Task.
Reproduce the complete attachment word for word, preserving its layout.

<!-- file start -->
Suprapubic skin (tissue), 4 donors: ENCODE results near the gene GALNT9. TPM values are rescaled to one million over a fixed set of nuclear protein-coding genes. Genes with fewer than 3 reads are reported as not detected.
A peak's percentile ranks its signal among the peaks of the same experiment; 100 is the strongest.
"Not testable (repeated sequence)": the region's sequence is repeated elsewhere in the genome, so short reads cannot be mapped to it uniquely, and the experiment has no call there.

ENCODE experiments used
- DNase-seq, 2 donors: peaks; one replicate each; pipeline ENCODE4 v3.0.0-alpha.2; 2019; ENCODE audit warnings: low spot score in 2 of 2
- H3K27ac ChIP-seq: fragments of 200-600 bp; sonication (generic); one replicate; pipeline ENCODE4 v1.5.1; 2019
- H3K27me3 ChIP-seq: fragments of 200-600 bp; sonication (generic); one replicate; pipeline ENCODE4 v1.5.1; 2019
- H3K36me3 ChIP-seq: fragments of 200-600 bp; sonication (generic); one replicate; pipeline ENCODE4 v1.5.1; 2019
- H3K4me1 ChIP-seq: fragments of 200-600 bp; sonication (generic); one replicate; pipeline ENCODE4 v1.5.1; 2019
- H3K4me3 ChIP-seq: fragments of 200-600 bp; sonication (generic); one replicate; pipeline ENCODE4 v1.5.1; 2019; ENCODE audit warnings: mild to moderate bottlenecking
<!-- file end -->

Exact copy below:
Suprapubic skin (tissue), 4 donors: ENCODE results near the gene GALNT9. TPM values are rescaled to one million over a fixed set of nuclear protein-coding genes. Genes with fewer than 3 reads are reported as not detected.
A peak's percentile ranks its signal among the peaks of the same experiment; 100 is the strongest.
"Not testable (repeated sequence)": the region's sequence is repeated elsewhere in the genome, so short reads cannot be mapped to it uniquely, and the experiment has no call there.

ENCODE experiments used
- DNase-seq, 2 donors: peaks; one replicate each; pipeline ENCODE4 v3.0.0-alpha.2; 2019; ENCODE audit warnings: low spot score in 2 of 2
- H3K27ac ChIP-seq: fragments of 200-600 bp; sonication (generic); one replicate; pipeline ENCODE4 v1.5.1; 2019
- H3K27me3 ChIP-seq: fragments of 200-600 bp; sonication (generic); one replicate; pipeline ENCODE4 v1.5.1; 2019
- H3K36me3 ChIP-seq: fragments of 200-600 bp; sonication (generic); one replicate; pipeline ENCODE4 v1.5.1; 2019
- H3K4me1 ChIP-seq: fragments of 200-600 bp; sonication (generic); one replicate; pipeline ENCODE4 v1.5.1; 2019
- H3K4me3 ChIP-seq: fragments of 200-600 bp; sonication (generic); one replicate; pipeline ENCODE4 v1.5.1; 2019; ENCODE audit warnings: mild to moderate bottlenecking